Before writing poetry, I wrote music. Really, music was my entrance into poetry : I wrote terrible lyrics for my band’s songs in high
school. Then I started smoking pot and got into the imagists. I thought imitating their work would help me write better lyrics. But I was never satisfied that the poems I was writing would work as ‘lyrics’; I could never actually bring myself to use as lyrics what I
thought of as ‘poems.’ I still write music and, more often these days, I write poetry (I haven’t smoked pot in years). One time (and only one time) I wrote a poem for my dad. He’s also a life-long musician. He didn’t know what to do with the thing I’d just given him. It was awkward.
. . .
All of this is to say that I’ll be writing a handful of (sort-of inter-related) pieces here about music and poetry. In the meantime, here’s something by John Taggart, and Brooklyn’s own Oneida:
from “Precious Lord”
Thomas Dorsey wrote the words wrote the words and the music
Thomas Dorsey wrote the words and the music for “Precious Lord”
Thomas Dorsey aka Georgia Tom wrote other songs
one of the other songs “Deep Moaning Blues”
Thomas Dorsey: “I like the long moaning groaning tone”
Georgia Tom moaned “Deep Moaning Blues” with Ma Rainey
Georgia Tom and Ma Rainey moan they moan and groan
their moaning and groaning make you see
moaning and groaning you’re made to see they have nothing.
- DAVID JAMES MILLER
David James Miller is a poet, musician, and educator. He is the author of the chapbook Facts & Other Objects (JR Vansant), and his writing may also be found in Otoliths, elimae, Diagram, The Cultural Society, and elsewhere. He writes from New York City, where he lives with his wife and son.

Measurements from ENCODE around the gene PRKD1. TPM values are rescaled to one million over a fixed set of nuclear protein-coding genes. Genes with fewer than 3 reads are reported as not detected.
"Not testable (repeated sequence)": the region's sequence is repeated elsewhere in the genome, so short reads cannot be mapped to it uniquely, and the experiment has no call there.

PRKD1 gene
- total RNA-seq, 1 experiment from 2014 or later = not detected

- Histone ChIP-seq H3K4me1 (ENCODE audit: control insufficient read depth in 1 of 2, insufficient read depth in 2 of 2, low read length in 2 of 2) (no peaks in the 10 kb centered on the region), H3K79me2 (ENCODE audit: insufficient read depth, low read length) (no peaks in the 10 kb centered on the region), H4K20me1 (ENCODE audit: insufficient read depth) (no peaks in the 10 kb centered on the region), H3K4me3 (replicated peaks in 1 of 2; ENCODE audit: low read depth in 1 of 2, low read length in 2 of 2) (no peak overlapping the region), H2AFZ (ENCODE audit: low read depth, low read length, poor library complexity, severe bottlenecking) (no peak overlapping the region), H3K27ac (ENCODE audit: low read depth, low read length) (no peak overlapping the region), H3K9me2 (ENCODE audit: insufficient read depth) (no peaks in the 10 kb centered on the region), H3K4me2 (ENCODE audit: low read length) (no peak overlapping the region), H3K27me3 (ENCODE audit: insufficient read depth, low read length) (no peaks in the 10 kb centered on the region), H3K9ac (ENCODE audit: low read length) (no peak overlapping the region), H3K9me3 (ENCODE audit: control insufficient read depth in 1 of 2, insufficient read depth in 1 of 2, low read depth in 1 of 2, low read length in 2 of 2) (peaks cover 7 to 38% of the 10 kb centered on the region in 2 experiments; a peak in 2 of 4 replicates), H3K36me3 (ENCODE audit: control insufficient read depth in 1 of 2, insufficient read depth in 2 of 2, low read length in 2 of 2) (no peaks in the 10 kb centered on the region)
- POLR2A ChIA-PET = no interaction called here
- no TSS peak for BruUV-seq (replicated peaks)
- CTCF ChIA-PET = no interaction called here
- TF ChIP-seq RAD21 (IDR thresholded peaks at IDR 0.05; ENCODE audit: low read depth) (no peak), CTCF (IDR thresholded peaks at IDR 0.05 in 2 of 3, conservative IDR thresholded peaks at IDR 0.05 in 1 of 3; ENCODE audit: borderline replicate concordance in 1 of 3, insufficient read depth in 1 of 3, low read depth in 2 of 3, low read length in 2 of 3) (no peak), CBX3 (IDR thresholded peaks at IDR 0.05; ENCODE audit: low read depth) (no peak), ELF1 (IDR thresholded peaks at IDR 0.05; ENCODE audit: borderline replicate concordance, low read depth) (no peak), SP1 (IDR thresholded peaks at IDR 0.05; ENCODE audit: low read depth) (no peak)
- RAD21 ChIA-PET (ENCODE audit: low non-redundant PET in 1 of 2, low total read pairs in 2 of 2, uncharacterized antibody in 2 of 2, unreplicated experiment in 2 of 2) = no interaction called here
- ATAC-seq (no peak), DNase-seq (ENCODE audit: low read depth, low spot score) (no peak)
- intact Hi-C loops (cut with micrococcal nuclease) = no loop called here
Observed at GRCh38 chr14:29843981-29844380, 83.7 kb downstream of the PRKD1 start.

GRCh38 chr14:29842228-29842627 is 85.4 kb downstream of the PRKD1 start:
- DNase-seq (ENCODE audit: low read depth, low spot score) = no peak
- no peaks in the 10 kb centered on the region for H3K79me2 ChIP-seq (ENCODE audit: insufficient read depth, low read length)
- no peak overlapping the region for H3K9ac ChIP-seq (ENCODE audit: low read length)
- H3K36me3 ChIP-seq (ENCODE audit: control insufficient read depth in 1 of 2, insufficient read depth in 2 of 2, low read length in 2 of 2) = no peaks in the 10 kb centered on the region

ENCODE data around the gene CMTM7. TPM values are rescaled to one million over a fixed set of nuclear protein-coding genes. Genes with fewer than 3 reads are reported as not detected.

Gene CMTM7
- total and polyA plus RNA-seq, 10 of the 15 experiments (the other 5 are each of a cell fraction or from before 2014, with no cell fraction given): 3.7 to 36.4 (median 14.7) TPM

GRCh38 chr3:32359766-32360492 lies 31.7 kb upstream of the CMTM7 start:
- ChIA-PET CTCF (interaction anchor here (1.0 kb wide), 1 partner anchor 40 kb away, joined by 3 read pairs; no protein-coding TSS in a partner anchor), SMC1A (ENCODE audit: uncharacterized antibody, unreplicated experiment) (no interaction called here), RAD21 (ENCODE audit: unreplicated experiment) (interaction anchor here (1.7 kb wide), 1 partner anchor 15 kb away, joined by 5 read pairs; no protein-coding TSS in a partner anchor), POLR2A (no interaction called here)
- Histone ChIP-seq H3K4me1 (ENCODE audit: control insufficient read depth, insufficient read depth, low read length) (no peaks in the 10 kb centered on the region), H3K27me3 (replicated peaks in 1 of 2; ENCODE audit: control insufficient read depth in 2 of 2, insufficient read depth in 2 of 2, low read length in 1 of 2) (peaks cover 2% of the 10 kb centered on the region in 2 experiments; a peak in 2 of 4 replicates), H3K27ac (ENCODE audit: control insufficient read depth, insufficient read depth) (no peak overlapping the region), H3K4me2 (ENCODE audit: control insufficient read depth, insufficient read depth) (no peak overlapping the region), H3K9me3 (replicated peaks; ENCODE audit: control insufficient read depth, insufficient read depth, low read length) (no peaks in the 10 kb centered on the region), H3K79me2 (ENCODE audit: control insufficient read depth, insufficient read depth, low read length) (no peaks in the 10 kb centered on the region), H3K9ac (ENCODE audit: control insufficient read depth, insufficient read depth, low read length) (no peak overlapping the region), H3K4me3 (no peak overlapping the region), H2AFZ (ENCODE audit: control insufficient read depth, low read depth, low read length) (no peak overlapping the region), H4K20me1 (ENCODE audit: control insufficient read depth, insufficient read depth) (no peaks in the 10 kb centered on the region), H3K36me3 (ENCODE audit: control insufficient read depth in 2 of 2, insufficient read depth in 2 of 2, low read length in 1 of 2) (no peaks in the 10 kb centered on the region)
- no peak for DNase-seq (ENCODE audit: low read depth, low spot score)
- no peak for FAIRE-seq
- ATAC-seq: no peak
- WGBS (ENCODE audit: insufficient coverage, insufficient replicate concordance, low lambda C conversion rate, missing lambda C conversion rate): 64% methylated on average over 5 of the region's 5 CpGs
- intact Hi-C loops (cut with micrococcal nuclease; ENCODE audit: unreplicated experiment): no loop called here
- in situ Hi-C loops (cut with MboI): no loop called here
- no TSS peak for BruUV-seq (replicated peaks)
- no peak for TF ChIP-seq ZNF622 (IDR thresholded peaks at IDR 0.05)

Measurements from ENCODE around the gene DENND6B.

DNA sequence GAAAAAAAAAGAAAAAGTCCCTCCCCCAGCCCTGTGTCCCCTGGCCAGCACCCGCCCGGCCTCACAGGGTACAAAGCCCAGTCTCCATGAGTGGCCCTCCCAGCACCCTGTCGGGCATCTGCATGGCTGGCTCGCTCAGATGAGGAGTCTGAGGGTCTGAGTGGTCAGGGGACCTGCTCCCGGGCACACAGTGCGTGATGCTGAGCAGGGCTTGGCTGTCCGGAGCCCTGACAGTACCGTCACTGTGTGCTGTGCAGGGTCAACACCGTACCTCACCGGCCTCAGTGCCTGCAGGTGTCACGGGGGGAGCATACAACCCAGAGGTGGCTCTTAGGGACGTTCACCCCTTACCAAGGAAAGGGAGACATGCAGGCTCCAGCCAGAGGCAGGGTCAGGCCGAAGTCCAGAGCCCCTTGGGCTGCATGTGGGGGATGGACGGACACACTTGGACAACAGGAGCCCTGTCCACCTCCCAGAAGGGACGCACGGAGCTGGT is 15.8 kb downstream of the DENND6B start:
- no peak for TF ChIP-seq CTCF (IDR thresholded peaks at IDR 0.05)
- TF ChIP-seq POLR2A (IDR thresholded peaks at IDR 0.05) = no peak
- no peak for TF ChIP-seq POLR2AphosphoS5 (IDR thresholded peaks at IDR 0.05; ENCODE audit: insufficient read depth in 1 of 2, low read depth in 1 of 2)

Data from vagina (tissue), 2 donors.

I’ve written a lot of poems that don’t work. I’ve written others that inexcusably suck and others that make me cringe when I see them online now, years after they’re published. But recently I one-upped myself and published a poem that totally failed.
It started like this: late one night, toward the end of July 2012, I was sitting in bed with a new notebook, Ariel Pink’s “For Kate I Wait” on repeat. Spacing out through the layered voices of the song (which has 207 plays in my laptop’s iTunes, 199 on my iPod), I listened to the ways these voices intermixed with the voices coming in from Maria Hernandez Park across the street. Feeling myself loosen, or maybe it was a trance, I started listing all the names of people who were present in my life in some way, at least in that specific moment: I thought of close friends, of not-so-close friends, of other poets, celebrities, family members, enemies—though I never, at least not until after publishing the poem, thought of myself as having any enemies.